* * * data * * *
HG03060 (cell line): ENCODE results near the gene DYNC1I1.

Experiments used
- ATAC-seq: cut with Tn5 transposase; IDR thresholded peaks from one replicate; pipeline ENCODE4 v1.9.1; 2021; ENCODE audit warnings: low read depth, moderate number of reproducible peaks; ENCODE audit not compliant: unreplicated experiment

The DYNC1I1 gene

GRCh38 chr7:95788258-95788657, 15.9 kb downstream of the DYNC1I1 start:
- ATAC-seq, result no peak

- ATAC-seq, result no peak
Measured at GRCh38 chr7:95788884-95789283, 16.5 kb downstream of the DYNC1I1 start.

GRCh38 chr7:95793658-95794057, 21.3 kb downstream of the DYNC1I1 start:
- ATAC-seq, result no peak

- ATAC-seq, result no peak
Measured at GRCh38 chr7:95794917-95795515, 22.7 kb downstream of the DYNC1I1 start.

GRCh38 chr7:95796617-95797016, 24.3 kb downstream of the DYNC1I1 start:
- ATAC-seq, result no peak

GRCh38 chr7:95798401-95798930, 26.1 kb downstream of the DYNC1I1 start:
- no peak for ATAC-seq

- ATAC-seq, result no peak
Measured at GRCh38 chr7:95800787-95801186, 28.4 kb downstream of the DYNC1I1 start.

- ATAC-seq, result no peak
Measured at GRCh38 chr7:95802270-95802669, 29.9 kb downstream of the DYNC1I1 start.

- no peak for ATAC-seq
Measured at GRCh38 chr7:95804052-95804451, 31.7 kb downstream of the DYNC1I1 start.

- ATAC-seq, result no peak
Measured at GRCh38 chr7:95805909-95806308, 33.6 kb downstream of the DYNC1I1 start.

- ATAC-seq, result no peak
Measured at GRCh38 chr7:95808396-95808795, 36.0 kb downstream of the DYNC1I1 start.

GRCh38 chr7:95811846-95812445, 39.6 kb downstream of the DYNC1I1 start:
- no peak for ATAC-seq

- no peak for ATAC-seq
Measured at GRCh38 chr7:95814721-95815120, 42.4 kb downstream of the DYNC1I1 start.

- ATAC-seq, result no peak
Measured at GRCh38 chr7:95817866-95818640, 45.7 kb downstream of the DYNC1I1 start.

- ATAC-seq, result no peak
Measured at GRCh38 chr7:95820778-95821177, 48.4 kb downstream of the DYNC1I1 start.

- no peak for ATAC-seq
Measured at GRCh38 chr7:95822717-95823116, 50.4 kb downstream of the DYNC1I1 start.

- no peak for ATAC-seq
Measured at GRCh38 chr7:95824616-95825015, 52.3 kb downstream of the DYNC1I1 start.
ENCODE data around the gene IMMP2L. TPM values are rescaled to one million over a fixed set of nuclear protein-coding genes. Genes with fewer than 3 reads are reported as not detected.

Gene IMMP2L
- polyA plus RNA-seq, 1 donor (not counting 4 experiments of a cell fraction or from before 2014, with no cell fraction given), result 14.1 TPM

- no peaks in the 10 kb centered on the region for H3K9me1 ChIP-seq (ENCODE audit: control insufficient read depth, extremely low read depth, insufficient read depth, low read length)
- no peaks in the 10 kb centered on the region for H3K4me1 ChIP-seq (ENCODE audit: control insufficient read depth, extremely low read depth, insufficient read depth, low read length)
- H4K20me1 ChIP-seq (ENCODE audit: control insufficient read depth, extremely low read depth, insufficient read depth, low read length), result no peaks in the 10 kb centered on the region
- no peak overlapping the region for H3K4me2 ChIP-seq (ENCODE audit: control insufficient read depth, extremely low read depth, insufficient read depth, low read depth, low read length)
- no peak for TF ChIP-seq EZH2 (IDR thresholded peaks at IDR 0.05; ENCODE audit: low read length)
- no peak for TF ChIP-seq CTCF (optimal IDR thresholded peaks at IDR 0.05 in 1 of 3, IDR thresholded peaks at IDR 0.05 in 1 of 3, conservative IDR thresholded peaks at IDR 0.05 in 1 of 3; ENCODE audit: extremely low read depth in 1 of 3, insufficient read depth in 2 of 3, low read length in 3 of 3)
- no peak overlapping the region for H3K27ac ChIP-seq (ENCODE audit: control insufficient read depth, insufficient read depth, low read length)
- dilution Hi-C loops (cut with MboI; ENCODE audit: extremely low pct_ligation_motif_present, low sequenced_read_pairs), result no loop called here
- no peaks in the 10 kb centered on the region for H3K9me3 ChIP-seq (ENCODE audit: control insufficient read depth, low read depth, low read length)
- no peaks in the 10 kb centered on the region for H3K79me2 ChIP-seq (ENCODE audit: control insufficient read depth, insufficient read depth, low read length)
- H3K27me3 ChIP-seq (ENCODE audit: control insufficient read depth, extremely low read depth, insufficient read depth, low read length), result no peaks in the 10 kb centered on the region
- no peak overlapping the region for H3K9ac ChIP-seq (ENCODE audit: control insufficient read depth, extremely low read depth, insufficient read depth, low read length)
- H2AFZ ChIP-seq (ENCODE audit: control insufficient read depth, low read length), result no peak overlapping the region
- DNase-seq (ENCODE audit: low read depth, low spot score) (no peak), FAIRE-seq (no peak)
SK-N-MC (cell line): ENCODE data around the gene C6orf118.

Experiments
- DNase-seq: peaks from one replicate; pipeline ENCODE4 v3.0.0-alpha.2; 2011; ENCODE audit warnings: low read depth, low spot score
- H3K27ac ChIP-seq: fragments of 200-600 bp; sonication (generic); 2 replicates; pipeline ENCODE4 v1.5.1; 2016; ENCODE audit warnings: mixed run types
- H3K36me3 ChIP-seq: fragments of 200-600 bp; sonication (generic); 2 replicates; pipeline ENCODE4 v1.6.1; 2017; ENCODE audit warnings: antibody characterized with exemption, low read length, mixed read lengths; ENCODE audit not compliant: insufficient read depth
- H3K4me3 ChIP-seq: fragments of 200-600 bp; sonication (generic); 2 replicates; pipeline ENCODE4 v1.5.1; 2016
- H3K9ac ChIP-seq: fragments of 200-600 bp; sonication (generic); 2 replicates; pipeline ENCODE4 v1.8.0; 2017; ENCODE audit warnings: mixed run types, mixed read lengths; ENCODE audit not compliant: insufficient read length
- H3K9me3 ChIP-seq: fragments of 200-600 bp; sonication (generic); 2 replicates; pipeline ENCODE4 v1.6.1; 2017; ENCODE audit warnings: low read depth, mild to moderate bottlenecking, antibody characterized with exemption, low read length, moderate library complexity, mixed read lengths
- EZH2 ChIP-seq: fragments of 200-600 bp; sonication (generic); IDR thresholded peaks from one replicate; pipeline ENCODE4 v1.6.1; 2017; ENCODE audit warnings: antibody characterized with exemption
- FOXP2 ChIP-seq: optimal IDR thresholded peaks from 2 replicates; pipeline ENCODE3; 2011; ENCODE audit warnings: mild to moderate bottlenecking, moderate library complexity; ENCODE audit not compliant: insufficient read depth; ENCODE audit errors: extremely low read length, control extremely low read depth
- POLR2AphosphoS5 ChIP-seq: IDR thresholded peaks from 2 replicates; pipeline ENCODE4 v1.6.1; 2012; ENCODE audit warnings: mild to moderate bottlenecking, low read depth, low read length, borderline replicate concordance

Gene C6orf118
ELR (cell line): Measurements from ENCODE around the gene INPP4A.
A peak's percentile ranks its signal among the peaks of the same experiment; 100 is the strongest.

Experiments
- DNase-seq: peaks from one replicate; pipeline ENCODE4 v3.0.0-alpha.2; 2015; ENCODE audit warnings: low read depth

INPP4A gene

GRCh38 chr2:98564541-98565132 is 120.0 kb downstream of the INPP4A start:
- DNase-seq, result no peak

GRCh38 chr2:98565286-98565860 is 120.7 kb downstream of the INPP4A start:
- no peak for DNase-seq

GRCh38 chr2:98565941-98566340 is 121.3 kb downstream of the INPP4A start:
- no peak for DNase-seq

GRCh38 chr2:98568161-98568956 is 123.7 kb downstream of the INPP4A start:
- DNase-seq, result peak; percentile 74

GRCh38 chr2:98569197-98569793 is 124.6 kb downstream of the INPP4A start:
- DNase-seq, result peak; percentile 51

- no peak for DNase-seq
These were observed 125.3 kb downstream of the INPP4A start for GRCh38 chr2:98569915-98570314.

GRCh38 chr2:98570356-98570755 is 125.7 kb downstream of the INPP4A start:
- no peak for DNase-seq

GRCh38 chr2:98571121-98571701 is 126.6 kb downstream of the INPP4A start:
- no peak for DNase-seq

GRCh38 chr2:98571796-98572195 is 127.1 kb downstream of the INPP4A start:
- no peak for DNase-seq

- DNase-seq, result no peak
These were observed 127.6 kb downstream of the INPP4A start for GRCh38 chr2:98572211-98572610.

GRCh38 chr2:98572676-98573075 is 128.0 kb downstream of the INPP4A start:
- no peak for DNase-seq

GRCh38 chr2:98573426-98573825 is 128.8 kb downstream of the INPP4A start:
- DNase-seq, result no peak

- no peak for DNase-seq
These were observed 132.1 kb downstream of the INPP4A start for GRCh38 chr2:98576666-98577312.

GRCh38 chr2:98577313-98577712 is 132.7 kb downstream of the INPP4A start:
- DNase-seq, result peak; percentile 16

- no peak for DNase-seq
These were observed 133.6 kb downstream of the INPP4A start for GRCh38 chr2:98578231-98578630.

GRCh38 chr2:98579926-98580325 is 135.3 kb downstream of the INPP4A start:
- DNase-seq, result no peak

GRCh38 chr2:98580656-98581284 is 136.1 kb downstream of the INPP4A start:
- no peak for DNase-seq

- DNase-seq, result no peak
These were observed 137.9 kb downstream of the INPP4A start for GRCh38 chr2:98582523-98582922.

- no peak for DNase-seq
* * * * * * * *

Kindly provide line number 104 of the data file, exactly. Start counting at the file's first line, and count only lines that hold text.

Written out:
- DNase-seq, result no peak